Saturday, 8 October 2011

US and Japan grow but Europe sees ratings lowered

The US economy continued to produce jobs in September. Non-farm payrolls rose by 103,000 in September. The unemployment rate held at 9.1 percent.

Japan also appears to have been growing recently. Its index of coincident economic indicators rose a 0.3 points in August. The index of leading economic indicators, however, fell 0.8 points.

The Bank of Japan is no doubt mindful of the fragility of Japan's recovery and kept its key interest rate unchanged on Friday while extending a 1.0 trillion yen loan programme for financial institutions in areas affected by the March 11 earthquake by six months.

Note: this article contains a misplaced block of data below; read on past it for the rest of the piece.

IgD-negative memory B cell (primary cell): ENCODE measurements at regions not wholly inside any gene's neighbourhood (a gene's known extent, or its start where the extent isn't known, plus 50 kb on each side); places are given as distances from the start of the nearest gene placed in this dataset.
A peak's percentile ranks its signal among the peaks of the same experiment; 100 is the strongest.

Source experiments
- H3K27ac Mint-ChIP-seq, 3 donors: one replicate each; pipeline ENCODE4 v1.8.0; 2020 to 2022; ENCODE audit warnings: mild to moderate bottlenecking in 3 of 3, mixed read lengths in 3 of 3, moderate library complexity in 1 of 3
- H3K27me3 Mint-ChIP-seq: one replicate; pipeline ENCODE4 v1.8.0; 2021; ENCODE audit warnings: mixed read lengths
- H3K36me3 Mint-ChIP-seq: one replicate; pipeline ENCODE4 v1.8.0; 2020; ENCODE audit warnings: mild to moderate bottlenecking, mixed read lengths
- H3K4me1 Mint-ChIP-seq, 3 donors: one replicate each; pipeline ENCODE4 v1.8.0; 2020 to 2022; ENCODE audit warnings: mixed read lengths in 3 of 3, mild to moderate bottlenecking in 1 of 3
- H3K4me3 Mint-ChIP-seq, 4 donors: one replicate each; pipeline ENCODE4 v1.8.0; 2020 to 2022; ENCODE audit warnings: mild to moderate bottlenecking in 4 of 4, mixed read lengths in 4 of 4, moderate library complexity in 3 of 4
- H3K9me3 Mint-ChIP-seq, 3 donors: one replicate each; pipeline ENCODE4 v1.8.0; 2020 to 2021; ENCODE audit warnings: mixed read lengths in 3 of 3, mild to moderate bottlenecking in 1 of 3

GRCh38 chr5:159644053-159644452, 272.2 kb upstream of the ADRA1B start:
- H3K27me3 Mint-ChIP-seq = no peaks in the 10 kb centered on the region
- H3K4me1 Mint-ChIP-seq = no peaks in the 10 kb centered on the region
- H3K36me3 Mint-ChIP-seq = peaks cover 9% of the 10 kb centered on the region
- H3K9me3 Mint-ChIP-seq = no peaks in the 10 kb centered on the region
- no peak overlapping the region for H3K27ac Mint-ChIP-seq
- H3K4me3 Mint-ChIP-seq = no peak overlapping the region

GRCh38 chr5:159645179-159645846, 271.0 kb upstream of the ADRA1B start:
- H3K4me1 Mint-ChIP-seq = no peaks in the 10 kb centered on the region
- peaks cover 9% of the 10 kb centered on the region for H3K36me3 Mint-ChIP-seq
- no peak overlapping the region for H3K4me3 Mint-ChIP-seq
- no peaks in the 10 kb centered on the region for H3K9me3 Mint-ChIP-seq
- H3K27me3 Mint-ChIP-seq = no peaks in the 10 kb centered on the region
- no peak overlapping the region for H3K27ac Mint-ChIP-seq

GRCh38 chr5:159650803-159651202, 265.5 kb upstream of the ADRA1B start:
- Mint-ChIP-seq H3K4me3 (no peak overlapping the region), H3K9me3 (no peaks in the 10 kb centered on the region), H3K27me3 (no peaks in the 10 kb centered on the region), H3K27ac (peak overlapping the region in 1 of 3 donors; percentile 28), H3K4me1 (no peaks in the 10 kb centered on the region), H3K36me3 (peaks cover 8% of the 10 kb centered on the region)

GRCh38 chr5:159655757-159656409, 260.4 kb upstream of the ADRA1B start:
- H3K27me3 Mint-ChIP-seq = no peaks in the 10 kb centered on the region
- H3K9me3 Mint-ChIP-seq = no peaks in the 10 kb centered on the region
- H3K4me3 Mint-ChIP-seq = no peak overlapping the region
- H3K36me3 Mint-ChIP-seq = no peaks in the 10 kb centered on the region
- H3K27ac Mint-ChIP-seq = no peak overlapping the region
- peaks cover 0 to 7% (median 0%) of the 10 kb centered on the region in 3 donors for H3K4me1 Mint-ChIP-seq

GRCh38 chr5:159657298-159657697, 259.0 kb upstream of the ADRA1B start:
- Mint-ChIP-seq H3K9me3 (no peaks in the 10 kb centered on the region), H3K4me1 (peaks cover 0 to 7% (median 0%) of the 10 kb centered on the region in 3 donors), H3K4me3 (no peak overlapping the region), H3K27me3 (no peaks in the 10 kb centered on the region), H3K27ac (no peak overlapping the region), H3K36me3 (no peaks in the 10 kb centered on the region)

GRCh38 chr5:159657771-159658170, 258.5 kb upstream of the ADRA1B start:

The biggest threat to continued global growth is probably Europe, where sovereign credit ratings keep getting downgraded. On Friday, Fitch ratings downgraded the credit ratings of Italy and Spain. Spain's foreign and local currency long-term issuer default ratings were cut to AA- from AA+ while Italy's were lowered to A+ from AA-. The outlook for both countries is negative. Meanwhile, Belgium’s Aa1 local- and foreign-currency ratings were placed under review for a downgrade by Moody’s.

Sovereign ratings were not the only ones cut on Friday. Bank rating were also hit.

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